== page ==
Photo: Chuck Burton (AP Photo)

Something shady happened with the election in North Carolina’s Ninth Congressional District. Nobody, however, seems to want to say what that is.

Officials are investigating “irregularities with absentee ballots,” per the Washington Post. While they continue their investigation, they are refusing to officially mark the race as completed, meaning Republican Mark Harris’ 905-vote victory over Democrat Dan McCready will be put on hold for the time being. The issue appears to have arisen from ballots mailed in from voters in Bladen County, though Robeson County officials have also been contacted.

Again, nobody from the state elections office is saying anything about what the hell is happening—all they would confirm to the Post and other local outlets is that an elections investigator showed up to the Bladen County election offices on Nov. 7 and seized both absentee ballot request forms and the envelopes they were shipped in.

Meanwhile, Steve Stone, the chair of the Robeson County Board of Elections, told the Post that while they’re complying with any requests from the state, they’ve already reported that the Robeson County office fielded reports of people going door-to-door telling citizens they needed to re-register to vote and to fill out an absentee ballot request form. Stone said that Robeson County had 1,200 ballots go unreturned this year, which he pointed out was an unusually high number.

Thankfully, WFAE added a little more background in an early Thursday morning report, writing that the issue may not be unique to the Harris-McCready general election. Per WFAE, the issues could also extend to Harris’ primary victory over incumbent Rep. Robert Pittenger.

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Harris won the May primary by just 828 votes. The issue arises when reviewing the percentage of absentee ballots cast from Bladen County compared to the rest of the state—based on data from the N.C. Board of Elections, 22 percent of all the votes cast in Bladen County for that race came from absentee voters; of those 456 votes, 437 voted for Harris. Now, square that with the fact that the next highest county in terms of voters using absentee ballots was Mecklenburg, where Charlotte and its suburbs are located—just 1.6 percent of voters filled out absentee ballots there.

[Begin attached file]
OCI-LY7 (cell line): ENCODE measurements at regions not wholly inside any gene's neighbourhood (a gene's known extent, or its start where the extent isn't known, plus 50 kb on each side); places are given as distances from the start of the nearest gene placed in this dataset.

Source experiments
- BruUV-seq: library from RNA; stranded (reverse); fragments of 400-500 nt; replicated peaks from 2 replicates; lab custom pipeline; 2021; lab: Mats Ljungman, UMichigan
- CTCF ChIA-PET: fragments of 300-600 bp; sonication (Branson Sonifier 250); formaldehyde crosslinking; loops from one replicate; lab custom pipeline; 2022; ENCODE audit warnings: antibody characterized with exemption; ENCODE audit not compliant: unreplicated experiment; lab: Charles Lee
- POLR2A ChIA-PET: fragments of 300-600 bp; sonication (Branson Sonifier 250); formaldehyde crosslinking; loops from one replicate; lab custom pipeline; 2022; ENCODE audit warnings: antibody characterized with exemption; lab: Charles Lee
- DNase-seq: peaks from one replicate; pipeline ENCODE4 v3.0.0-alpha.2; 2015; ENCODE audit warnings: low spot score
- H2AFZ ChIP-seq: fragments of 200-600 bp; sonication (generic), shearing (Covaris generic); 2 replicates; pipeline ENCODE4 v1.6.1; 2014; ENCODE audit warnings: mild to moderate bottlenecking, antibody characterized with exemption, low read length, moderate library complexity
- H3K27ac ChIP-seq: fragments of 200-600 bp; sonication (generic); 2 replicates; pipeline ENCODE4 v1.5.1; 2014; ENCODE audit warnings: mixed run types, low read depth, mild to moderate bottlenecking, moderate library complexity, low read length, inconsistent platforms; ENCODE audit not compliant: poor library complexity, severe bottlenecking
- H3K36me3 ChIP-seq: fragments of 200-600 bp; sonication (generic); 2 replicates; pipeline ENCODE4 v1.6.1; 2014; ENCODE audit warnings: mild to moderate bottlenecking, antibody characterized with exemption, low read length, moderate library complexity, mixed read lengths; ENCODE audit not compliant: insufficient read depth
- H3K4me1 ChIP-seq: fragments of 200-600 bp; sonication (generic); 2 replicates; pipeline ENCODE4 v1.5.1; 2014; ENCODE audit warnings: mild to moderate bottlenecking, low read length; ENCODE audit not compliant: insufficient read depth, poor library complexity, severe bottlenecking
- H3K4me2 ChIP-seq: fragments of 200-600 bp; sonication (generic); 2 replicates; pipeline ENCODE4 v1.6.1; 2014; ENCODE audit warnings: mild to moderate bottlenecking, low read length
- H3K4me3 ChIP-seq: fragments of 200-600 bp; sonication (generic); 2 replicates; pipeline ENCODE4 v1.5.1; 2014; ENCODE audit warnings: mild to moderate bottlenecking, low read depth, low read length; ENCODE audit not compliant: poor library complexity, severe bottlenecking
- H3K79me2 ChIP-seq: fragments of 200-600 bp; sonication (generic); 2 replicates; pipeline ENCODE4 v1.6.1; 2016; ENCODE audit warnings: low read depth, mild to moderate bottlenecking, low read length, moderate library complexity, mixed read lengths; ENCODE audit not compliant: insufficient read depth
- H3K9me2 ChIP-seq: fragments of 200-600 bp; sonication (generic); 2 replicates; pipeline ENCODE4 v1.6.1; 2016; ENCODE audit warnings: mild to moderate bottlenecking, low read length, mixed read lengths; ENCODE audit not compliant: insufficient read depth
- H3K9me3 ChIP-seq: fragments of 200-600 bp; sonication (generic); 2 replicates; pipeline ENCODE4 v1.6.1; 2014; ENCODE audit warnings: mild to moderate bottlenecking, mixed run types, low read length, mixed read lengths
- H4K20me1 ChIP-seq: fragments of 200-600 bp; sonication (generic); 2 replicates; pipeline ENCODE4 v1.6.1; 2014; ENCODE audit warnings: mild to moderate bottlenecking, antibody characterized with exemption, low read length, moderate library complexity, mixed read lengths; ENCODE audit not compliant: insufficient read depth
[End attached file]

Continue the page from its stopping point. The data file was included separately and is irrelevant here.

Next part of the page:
Fast forward to Tuesday, when, in the middle of a Board of Election meeting, board member Joshua Malcolm proclaimed, “I am not going to turn a blind eye to what took place to the best of my understanding, which has been ongoing for a number of years, and which has been repeatedly referred to the United States attorney and the district attorneys to clean up.” The nine-member board then went into a closed session and voted unanimously not to certify the results of the Harris-McCready election.

In the lead-up to the midterms, the Ninth District was billed as one of the key Congressional races to watch. The race, between Democrat Dan McCready and Republican Mark Harris, was for a district that stretches from the southern suburbs of Charlotte all the way to Fayetteville. Thanks to a heavy concentration of potential Democratic voters in those Charlotte suburbs, the popular narrative was that McCready, a Duke- and Harvard-educated Marine veteran, would be appealing enough to beat Harris, a right-wing sexist pastor, in a district that had went for Trump in 2016 by a commanding 12 points.

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Come election day, however, Harris edged out McCready by 905 votes out of a total 282,717. Per the Post, Harris claimed Bladen County by 1,557 votes while McCready topped his GOP opponent in Robeson County by 4,728 votes. McCready conceded the race on Nov. 7, with the margin of defeat for the Democratic candidate sitting around 1,700 votes, per WCTI 12.

We’ve reached out to McCready, Harris, and Pittenger for comment, and will update with any response we receive.

If this all seems like a muddled, confusing mess, it’s because it is! The state board has offered minimal communication as the process has dragged on, leaving the yeoman’s work to the media and the local elections boards to piece together some general understanding of why it is that one of what ended up being the most hotly contested House races in the state and the nation is still unresolved.

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So, it seems about right that a potentially massive mail-in ballot scandal would unfold right as the state legislature spends its time and taxpayer-funded salaries drawing up voter ID legislation that the conservatives in the General Assembly have been drooling over for the past eight years, despite the fact that in-person voter fraud is essentially nonexistent in the state. Really great stuff all around.

Update, 4:09 p.m. ET: Pittenger’s spokesperson responded to Splinter’s request for comment, passing along the following statement:

Congressman Pittenger has discussed this issue in a previously-scheduled interview, and that is all he chooses to say at this time. Thank you for your inquiry.

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This is the referenced interview: